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Second Rebel Group Is Ready To Talk Peace With Colombia's Government

RENEE MONTAGNE, HOST:

Colombia is expected to sign a peace treaty this year with an armed group. The guerrilla group FARC has fought the government for half a century. Now a second rebel group, the National Liberation Army, says it's ready to talk peace. Here's reporter John Otis.

JOHN OTIS, BYLINE: From Caracas in neighboring Venezuela, a top commander of Colombia's National Liberation Army announced that the group is willing to negotiate with the government.

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ANTONIO GARCIA: (Speaking Spanish).

OTIS: "If the changes that we see come about," said rebel leader Antonio Garcia, "that will allow us to go from war to peace." It's been a long time coming. Like the better-known FARC guerillas, the National Liberation Army, also known as the ELN, has been fighting to install a Marxist government since 1964. But an army offensive has reduced the ELN to fewer than one thousand fighters. In recent years, they have mostly avoided direct combat in favor of bombing oil pipelines and kidnapping civilians for ransom. Still, it's been impossible to eliminate the ELN. Amid this stalemate, the Colombian government has pressed ELN leaders to negotiate, although President Juan Manuel Santos says talks won't begin until remaining hostages are freed.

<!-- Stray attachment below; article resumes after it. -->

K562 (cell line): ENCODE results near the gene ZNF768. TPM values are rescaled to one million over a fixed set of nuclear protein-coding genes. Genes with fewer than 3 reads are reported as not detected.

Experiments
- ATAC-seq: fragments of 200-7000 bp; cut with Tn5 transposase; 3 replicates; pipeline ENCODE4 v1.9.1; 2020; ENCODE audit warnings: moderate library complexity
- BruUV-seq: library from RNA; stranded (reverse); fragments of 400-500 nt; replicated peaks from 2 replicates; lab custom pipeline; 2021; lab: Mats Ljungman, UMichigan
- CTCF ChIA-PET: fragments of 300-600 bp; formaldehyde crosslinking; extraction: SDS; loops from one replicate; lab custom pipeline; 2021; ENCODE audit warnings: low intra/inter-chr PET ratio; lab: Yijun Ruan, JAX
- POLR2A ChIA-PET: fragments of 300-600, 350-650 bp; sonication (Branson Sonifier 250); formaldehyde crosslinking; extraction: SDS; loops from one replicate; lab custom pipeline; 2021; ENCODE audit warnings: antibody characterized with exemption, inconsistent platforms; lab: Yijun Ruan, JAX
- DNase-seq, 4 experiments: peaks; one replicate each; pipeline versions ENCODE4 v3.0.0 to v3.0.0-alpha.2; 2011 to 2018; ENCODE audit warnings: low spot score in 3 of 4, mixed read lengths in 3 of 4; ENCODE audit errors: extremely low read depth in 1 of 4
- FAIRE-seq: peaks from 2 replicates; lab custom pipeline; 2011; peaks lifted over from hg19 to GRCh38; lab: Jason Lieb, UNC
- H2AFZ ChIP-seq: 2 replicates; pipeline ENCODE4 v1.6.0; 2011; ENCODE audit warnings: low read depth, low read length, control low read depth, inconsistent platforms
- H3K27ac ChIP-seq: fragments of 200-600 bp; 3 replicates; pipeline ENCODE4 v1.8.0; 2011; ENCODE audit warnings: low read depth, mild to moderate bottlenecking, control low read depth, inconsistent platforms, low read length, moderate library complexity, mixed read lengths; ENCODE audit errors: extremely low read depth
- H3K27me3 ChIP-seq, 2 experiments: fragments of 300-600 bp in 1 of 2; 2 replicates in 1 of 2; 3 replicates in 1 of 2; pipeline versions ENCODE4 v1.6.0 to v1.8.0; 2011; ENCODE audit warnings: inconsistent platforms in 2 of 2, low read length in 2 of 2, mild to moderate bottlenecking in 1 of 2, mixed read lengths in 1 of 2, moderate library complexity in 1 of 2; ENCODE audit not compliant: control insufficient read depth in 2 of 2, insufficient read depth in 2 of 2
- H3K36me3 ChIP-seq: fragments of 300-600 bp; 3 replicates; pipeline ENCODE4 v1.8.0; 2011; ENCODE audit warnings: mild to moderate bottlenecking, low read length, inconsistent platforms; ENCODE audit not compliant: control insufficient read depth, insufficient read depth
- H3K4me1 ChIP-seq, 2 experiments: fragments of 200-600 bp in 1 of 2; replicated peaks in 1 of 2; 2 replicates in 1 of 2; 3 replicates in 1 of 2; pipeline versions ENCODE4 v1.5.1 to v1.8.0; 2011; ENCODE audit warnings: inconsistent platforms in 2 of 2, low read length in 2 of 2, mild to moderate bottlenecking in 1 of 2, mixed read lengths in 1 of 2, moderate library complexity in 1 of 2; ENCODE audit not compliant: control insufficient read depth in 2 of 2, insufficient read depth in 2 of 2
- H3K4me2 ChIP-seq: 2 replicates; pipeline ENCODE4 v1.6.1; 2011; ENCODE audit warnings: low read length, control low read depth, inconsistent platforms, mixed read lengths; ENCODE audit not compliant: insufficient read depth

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PRES JUAN MANUEL SANTOS: (Speaking Spanish).

OTIS: "The talks will start in neighboring Ecuador," said Santos, "as soon as humanitarian issues, including kidnapping are resolved." Should both the FARC and the ELN disarm, Santos predicted great things for a peaceful Colombia.

(SOUNDBITE OF ARCHIVED RECORDING)

SANTOS: (Speaking Spanish).

OTIS: He said, "we could concentrate on making Colombia the modern, free and inclusive country that it should be." For NPR News, I'm John Otis in Bogota, Colombia. Transcript provided by NPR, Copyright NPR.